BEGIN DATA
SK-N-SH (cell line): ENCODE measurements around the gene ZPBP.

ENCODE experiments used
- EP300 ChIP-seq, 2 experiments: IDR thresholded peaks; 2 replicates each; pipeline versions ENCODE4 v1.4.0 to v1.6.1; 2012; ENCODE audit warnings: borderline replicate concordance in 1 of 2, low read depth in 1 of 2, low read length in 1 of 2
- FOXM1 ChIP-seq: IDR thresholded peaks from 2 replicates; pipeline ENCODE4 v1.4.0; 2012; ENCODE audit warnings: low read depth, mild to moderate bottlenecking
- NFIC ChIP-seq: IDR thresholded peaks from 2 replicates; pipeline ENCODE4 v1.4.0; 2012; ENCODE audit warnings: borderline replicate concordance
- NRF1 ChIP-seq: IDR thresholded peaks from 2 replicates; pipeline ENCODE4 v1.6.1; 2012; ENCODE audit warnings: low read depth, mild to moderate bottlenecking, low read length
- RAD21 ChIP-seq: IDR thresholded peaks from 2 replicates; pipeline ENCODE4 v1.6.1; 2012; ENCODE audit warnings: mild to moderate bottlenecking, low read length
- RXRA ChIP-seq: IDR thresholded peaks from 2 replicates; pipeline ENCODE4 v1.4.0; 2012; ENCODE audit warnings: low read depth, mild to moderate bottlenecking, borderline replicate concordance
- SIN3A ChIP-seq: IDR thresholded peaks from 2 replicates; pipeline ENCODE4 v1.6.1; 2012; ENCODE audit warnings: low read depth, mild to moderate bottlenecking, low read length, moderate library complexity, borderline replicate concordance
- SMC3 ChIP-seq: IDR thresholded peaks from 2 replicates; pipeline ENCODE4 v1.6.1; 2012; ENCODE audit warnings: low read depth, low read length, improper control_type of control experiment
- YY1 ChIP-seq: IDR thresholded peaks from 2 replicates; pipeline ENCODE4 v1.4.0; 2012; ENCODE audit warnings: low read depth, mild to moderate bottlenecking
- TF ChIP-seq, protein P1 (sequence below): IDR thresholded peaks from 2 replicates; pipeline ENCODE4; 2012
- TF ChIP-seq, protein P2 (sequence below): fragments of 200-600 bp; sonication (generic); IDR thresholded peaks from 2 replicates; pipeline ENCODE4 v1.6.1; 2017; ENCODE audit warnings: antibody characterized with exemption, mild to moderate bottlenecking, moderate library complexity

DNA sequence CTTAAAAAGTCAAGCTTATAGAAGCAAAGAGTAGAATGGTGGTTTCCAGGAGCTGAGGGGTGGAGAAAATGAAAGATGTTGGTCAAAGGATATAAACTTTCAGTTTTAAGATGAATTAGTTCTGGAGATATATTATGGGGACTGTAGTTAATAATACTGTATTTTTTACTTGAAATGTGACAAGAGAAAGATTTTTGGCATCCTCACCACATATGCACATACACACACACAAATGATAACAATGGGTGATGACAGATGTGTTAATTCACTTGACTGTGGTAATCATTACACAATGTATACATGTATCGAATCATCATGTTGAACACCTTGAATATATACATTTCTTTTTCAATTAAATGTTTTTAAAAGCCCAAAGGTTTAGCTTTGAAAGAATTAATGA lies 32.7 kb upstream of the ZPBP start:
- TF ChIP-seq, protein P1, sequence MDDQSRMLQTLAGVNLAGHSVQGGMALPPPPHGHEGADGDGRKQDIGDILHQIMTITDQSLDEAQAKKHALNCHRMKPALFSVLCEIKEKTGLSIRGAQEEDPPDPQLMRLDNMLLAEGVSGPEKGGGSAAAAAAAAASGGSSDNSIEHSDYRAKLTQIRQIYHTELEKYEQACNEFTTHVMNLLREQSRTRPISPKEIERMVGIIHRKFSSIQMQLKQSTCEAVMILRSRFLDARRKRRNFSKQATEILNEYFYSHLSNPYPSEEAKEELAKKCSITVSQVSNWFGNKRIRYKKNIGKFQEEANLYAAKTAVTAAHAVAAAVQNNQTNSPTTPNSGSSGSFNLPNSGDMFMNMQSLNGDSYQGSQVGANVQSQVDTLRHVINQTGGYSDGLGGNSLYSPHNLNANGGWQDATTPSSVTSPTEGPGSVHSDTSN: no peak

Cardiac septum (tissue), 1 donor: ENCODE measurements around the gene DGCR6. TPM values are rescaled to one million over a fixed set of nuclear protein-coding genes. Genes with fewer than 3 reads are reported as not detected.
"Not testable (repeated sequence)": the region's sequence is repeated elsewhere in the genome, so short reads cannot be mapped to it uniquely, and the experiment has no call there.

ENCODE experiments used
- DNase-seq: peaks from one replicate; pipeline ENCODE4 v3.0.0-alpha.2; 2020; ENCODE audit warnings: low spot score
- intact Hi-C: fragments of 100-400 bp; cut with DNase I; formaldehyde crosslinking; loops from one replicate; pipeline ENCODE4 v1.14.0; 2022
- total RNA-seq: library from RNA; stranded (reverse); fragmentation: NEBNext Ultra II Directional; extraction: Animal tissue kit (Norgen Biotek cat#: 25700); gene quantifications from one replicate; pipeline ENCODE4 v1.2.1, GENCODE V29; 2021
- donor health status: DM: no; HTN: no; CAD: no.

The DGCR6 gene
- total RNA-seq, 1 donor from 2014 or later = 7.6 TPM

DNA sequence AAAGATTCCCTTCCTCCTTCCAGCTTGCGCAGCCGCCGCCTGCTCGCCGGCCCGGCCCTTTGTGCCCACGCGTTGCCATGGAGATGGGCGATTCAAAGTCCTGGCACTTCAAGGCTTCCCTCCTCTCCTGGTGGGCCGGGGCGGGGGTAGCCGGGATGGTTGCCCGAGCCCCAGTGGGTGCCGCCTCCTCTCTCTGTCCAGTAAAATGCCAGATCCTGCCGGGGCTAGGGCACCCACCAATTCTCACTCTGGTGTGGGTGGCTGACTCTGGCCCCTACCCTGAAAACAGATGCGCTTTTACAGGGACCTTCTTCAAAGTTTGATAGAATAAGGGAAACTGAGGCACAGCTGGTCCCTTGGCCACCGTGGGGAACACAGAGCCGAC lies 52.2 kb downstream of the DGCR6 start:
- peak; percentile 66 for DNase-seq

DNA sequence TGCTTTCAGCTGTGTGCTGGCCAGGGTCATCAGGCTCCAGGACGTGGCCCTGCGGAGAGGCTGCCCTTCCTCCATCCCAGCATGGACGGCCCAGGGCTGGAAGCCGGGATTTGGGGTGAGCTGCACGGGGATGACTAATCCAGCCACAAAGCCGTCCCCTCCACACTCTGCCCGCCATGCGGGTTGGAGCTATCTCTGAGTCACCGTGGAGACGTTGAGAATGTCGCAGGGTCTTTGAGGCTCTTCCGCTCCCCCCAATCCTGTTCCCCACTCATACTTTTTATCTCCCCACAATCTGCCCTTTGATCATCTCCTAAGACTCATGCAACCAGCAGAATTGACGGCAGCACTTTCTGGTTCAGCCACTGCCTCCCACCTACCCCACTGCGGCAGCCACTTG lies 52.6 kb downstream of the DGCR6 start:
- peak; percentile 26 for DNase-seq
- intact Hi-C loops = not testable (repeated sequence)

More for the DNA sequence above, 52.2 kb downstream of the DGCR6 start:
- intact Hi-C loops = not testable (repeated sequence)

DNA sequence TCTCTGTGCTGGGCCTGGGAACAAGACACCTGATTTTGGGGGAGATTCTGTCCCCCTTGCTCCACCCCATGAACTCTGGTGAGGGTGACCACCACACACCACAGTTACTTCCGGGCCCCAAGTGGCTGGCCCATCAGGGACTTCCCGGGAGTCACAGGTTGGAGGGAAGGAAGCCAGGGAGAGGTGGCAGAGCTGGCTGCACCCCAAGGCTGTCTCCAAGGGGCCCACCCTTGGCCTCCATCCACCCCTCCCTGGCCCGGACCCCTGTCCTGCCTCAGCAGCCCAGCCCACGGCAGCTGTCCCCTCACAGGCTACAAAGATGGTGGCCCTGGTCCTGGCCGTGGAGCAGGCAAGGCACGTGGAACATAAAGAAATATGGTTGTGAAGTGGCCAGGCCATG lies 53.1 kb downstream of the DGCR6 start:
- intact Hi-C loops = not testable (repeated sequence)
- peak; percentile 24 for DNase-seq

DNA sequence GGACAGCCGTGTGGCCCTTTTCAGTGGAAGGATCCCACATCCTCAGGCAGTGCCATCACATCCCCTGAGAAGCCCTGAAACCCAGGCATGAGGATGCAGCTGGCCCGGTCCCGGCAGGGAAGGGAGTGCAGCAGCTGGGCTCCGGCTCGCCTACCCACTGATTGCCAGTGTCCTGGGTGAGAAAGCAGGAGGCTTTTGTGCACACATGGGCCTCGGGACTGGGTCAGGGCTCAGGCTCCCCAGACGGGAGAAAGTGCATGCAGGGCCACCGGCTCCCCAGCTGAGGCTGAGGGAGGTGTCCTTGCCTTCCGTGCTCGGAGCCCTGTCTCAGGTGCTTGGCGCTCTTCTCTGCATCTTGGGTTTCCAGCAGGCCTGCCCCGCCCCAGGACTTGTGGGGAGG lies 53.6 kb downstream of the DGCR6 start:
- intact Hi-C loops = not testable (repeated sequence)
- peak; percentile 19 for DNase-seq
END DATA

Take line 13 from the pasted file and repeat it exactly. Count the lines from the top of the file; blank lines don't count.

- TF ChIP-seq, protein P2 (sequence below): fragments of 200-600 bp; sonication (generic); IDR thresholded peaks from 2 replicates; pipeline ENCODE4 v1.6.1; 2017; ENCODE audit warnings: antibody characterized with exemption, mild to moderate bottlenecking, moderate library complexity